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Daniel Talbott's terrific new play is a complex and engaging love story between two teenage boys in Iowa.

Seth Numrich and MacLeod Andrews in Slipping
(© Paula Court)
Pain and joy go hand-in-hand in Daniel Talbott's terrific new play, Slipping, now at the Rattlestick Theatre. The work is a complex and engaging love story that centers around 18-year-old Eli (Seth Numrich) as he attempts to make a new start, but is unable to leave his past behind. Director Kirsten Kelly nicely handles the shifting tonal quality of the production and briskly paces this 80-minute play, which is full of heartbreak and loss, but also of hope and love.

Seth has recently relocated from San Francisco to Iowa with his mother, Jan (Meg Gibson), following the death of his father. Eli is the odd man out at high school, yet is befriended by fellow student and baseball jock Jake (MacLeod Andrews). But while the two boys' friendship soon blossoms into something more, Eli remains haunted by the abusive relationship he had with his former lover, Chris (Adam Driver).

Numrich delivers a layered and often wrenching performance as Eli. The flashback scenes with Chris show Eli as shy and tentative, while the present-day scenes with Jake display a bitterness and aggression that is often aimed at pushing Jake away, rather than letting him get too close. Both strategies expose Eli's underlying vulnerability, and Numrich isn't afraid of making his character extremely unlikable at times. And yet, he also makes Eli worth rooting for, particularly as Talbott reveals more and more about the character's self-destructive and damaged psyche.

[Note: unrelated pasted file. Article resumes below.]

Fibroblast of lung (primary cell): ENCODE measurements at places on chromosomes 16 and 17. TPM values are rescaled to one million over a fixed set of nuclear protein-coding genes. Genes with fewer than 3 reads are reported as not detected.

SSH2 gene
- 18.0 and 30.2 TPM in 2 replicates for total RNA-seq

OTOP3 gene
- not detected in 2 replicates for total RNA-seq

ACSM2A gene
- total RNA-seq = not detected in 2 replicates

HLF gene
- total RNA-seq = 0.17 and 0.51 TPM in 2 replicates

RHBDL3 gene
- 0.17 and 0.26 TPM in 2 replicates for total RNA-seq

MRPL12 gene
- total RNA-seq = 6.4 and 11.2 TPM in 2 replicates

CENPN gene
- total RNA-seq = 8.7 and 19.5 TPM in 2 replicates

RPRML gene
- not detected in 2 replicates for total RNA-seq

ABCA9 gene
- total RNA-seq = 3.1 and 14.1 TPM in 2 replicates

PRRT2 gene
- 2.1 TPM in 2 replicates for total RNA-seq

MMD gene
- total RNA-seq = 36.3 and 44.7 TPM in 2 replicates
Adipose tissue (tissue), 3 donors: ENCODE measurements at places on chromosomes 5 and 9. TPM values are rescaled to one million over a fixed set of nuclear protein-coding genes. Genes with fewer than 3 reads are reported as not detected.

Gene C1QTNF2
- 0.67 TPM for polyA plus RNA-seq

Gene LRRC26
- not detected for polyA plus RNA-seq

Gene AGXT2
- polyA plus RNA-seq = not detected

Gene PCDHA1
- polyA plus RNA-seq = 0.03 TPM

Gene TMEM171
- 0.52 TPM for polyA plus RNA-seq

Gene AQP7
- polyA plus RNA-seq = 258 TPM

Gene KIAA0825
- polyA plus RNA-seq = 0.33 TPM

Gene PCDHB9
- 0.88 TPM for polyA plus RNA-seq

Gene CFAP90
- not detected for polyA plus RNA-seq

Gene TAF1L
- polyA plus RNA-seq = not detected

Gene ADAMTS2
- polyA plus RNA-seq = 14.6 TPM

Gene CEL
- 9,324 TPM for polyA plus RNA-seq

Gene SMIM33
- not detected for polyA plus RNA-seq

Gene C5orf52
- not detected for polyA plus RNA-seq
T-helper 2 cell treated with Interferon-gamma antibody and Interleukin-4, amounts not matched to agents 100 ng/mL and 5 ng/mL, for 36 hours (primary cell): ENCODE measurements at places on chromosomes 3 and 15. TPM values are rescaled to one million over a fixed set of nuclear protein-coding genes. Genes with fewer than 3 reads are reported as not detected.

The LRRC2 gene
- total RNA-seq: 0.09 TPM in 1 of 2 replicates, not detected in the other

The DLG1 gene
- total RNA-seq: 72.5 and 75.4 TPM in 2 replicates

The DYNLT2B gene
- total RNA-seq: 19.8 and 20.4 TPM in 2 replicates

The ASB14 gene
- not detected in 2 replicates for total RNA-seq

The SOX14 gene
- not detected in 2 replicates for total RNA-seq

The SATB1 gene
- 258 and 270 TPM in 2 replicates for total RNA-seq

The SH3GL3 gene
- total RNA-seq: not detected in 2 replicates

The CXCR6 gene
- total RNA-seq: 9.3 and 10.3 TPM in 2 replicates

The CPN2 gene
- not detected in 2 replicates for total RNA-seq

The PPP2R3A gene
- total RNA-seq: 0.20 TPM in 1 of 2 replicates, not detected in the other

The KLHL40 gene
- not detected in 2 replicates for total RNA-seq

As the men in Eli's life, Andrews brings a bright burst of energy to his portrayal that both contrasts and complements Numrich's more subdued take on Eli. The two actors have a very palpable and believable sexual chemistry with one another, and the sheer exuberance that Andrews displays as Jake and Eli cavort naked in bed is smile-inducing. Driver delivers an unpredictable performance that always has a hint of danger behind it. Chris takes his internalized homophobia out on Eli, constantly belittling and threatening his lover. "Every time I see you at school I want to just rip you apart," he tells him in one of the play's most agonizing encounters that exposes both the love and hate that bind Chris and Eli together, and demonstrates quite plainly how their relationship cannot possibly end well.

Gibson's Jan is a strong woman who would like to be stronger. She wants to love and understand her son, but he blames her for cheating on his father and possibly motivating his death. Mother and son have a tumultuous relationship that Eli describes as follows: "I'd say we're like really good business partners that sometimes greatly surprise each other."

Talbott's use of language is often achingly lyrical, but also disturbing, such as when Eli describes a fantasy he has of Chris swimming out into the ocean with cuts all over his body. "I'd think of a shark falling in love with him the way I did. His body. His blood. I'd listen to it devour him. His screams being sucked up into the surf and air." And yet, the playwright also includes unexpected moments of humor, from dirty jokes to tender and playful character-driven interactions, that lighten the play.